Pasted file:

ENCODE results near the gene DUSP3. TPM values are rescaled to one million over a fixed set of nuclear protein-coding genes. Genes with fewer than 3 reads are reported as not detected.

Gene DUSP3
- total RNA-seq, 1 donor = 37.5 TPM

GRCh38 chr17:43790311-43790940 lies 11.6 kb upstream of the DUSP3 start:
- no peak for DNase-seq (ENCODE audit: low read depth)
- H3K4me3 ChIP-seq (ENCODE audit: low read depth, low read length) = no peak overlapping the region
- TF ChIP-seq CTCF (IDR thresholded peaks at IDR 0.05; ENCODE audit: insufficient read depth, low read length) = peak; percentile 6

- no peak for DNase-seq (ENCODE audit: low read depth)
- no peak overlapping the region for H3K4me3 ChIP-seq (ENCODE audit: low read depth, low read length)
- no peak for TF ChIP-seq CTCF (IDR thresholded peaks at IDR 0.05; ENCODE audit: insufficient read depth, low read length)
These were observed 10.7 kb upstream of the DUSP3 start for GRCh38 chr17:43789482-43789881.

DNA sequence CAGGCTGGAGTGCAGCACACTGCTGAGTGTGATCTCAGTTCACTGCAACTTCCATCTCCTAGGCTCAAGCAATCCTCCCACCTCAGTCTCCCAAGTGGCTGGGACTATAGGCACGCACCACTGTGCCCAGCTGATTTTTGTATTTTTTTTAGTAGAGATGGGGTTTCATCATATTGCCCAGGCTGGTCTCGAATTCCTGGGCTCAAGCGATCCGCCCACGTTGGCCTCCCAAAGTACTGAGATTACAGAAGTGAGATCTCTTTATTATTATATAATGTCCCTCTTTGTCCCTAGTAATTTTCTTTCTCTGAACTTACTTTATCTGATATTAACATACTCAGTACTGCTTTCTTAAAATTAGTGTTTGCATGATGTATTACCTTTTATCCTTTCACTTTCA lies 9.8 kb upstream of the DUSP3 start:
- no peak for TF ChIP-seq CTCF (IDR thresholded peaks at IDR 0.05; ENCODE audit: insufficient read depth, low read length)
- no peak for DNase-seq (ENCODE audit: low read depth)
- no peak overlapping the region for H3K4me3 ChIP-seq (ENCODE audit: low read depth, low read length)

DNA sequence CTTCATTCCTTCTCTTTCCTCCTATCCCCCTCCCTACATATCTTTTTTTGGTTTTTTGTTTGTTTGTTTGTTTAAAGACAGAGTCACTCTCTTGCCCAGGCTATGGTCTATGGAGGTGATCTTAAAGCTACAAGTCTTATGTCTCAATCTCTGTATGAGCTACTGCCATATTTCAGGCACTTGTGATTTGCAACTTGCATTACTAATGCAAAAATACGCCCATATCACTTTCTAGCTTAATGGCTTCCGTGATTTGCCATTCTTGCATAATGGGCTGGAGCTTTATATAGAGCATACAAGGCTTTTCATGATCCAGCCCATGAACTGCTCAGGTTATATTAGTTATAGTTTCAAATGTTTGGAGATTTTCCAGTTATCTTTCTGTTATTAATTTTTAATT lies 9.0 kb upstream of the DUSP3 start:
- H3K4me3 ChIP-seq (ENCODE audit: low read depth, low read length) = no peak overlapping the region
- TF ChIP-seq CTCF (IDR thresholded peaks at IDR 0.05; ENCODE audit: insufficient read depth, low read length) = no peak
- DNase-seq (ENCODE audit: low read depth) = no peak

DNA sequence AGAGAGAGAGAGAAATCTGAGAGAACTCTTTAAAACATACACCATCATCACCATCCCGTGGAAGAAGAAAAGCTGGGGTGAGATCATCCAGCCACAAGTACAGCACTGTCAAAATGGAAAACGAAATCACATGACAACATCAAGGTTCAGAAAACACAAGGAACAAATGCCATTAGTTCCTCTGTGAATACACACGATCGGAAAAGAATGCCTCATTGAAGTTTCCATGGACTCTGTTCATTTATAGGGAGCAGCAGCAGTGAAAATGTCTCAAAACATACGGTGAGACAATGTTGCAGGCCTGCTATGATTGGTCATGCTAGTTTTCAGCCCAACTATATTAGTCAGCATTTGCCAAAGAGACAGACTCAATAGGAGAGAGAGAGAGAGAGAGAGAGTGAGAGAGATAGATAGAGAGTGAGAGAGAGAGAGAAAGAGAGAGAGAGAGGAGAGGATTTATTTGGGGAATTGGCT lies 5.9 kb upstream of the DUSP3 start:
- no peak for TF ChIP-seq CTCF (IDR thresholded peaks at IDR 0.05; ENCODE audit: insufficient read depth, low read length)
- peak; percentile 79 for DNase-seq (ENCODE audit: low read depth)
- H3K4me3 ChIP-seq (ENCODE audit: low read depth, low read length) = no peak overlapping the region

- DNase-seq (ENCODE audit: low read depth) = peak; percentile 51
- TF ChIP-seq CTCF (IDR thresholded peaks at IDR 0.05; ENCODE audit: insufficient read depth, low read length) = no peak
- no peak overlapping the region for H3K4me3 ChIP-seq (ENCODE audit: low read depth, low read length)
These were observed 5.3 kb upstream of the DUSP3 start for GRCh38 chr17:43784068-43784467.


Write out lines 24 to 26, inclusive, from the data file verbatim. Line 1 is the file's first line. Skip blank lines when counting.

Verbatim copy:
- DNase-seq (ENCODE audit: low read depth) = peak; percentile 51
- TF ChIP-seq CTCF (IDR thresholded peaks at IDR 0.05; ENCODE audit: insufficient read depth, low read length) = no peak
- no peak overlapping the region for H3K4me3 ChIP-seq (ENCODE audit: low read depth, low read length)